My copilot was Joe Migone who commented after we got in the car, “You know you really pissed him off – he wanted to fire you for not showing up.”

“Yeah, Bruce has a real hard-on for me.”

“He’s gonna fire you because old man Delong likes you and he’s afraid you’ll take his job – you know that?”

“Yeah.” There was no question I had to get another job. However, I wanted to leave on my terms – not his.

Vickie and I set-up house in the Ambassador, as there was no-sense renting an apartment. I saw a couple of condos listed for sale for the bargain price of fifteen-thousand cash-dollars. Vickie advised against the idea because it looked like the Communists were going to take over Hong Kong and we’d lose our investment. There was no question the Commies were creating quite a stir. It was obvious the Brits would fold in the event of a showdown.

I received a phone call from Bill Foster that he’d not only landed a job with World Airways but was made a captain on their newly acquired Boeing 727 jet. We’d shared a villa in Saigon and were close buddies. When I left Vietnam for health reasons, he’d decided to quit and take Janet, his new bride, back to America. It was unheard of for an airline new-hire to be promoted to captain with no prior experience in jets.

“How’d you do it?” I asked.

“It was just luck. I got into their first jet class and the chief pilot selected the captains based on performance instead of seniority.”

“That must have pissed-off a bunch of senior captains.”

“It did, but I don’t care – I did the work, and got the job.”

“Do they need any more pilots?”

“I think we’re running another class. The chief pilot’s name is Ed Healey; why don’t you give him a call?”

“Can I use your name?”

“Why not?”

Allowing for the time zone changes I called Captain Healey the next morning at nine-fifteen, his time. After fighting my way through a couple of secretaries I finally got a chance to speak with the man. “Captain Healey, I understand you are looking for pilots for your jet program, I’m available.”

“Have you sent in an application?”

“No sir, I just heard about World’s expansion yesterday and I understand you are starting a class shortly.”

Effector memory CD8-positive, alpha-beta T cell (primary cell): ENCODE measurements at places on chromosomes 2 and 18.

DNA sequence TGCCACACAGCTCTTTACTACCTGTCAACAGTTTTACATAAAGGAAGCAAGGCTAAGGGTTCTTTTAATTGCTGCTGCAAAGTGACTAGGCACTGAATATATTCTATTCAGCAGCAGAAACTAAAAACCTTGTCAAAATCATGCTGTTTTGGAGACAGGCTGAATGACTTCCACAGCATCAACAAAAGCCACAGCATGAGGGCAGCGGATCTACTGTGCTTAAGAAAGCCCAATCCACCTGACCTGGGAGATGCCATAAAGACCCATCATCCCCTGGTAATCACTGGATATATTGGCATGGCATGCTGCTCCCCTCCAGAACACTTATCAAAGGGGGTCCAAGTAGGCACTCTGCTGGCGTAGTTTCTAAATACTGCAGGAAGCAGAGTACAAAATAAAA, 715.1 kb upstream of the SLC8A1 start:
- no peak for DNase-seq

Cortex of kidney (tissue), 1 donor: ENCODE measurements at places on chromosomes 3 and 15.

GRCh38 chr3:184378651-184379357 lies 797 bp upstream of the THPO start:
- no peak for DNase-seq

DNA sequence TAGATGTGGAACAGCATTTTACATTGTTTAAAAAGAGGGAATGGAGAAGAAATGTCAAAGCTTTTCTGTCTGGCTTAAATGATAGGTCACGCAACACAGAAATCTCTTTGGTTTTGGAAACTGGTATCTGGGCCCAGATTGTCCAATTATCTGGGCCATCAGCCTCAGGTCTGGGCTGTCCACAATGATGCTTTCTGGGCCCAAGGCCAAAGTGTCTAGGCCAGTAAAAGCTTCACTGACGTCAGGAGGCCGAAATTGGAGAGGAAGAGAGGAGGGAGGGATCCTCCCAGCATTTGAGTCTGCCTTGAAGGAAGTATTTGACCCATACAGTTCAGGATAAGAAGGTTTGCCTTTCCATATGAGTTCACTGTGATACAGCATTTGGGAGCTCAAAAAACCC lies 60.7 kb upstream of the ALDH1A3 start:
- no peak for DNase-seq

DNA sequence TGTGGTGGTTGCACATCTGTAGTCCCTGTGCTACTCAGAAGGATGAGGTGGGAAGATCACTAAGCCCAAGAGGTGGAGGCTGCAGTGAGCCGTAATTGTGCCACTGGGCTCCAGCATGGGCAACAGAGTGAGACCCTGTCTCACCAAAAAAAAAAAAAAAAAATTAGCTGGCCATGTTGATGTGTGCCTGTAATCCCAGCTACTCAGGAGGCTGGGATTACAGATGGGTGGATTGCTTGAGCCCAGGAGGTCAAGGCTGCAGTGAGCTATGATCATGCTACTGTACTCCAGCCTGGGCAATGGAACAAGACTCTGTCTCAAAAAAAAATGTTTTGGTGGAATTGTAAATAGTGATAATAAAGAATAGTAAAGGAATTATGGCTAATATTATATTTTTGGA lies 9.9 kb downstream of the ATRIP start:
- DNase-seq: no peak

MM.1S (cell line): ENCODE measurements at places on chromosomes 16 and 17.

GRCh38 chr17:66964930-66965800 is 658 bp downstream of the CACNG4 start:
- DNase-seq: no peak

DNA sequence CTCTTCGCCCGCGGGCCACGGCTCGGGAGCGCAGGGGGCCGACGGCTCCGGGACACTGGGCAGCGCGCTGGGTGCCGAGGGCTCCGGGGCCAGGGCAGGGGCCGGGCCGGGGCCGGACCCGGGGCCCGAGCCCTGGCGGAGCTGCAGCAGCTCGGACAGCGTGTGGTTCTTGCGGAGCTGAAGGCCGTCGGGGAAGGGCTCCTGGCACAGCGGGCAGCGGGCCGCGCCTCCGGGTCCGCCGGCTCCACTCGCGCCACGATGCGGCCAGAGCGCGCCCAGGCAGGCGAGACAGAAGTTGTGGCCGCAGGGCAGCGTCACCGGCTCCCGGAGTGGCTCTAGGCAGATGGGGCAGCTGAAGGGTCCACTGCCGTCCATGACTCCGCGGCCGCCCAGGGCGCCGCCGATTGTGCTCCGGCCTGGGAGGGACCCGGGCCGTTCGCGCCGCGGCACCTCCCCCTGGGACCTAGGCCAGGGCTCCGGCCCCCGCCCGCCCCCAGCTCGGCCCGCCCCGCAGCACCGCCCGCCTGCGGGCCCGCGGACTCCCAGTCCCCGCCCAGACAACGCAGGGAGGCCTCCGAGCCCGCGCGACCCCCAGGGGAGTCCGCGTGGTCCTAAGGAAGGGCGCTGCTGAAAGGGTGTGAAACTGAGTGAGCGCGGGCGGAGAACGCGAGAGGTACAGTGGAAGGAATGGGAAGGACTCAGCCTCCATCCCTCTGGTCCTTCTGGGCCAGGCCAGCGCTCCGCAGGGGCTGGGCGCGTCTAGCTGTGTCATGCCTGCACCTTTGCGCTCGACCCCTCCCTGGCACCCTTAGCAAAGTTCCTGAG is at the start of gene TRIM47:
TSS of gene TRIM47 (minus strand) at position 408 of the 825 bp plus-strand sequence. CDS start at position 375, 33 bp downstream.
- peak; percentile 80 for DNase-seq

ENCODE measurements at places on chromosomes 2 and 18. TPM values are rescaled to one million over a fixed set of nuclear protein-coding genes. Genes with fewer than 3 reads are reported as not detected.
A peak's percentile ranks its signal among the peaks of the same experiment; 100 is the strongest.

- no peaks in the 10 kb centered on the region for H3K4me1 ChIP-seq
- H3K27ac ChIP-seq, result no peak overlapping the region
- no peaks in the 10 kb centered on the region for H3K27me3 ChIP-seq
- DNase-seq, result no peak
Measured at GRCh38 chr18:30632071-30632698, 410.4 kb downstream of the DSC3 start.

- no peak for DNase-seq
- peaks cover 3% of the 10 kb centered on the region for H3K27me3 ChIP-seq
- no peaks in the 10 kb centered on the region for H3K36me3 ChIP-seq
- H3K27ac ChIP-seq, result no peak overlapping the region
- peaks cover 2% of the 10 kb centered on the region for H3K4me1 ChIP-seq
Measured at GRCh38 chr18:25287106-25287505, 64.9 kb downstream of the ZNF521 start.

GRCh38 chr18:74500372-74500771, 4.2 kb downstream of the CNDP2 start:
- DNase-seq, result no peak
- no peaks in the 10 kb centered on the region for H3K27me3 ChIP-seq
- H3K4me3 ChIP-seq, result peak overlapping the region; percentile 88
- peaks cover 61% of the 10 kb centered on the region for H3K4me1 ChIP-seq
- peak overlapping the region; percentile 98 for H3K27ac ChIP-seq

“That’s right, the class starts Monday. Have you got any jet experience?”

“No, but Bill Foster and I flew together in Vietnam. We were both check airmen for Continental Air Service…”

“This is a lousy connection. Where are you calling from?”

“Hong Kong, but I can be in your office in twenty-four hours…”

“Hong Kong? What are you doing there?”

“I’m flying a C-47 twice a week to Vietnam. I can book PanAm on the next flight to San Francisco…”

“Hong Kong? That’s too far to come. I don’t think it would be a good idea for you to come this far for an interview. Why don’t you send me a résumé and I’ll put it in the file for any future work we may have?”

I sensed he wasn’t interested in me for whatever reason and I was wasting my money to keep the connection open. “Yes sir, thank you. I’ll have a résumé in the mail in the morning.” I think the distance I was calling from threw him; he wanted someone he could interview straight away with no complications. The flying game is funny in that there are normally more pilots than jobs.

Nevertheless, the call made up my mind to get into jets. That was where the future lay; propeller aircraft were going the way of the dinosaur. If I didn’t get into jets my career in aviation would be coming to a screeching halt. Checking out Cathay Pacific Airlines I was informed they only hired Australians. Mike Harris, a pilot-friend from the Congo and Laos, was flying for Japan Airlines on a contract through IASCO, a sort of pilot Kelly-Girl service out of San Francisco. I needed to get back to the States where I could be available for a quick interview rather than halfway around the world.

I owned a small condo in Honolulu that I’d been renting out. When it suddenly became vacant things began to fall into place; we could head back to Honolulu where a light plane job waited, and I could send in applications to all the airlines until one of them hired me. I explained to Vickie I’d probably have to fly at least five years as a copilot, which meant a big pay-cut, but it would all work out in the long run when I became a jet captain, and she agreed with my plan. I gave Bruce two-weeks notice; he countered by firing me on the spot as he already had another captain in the pipeline.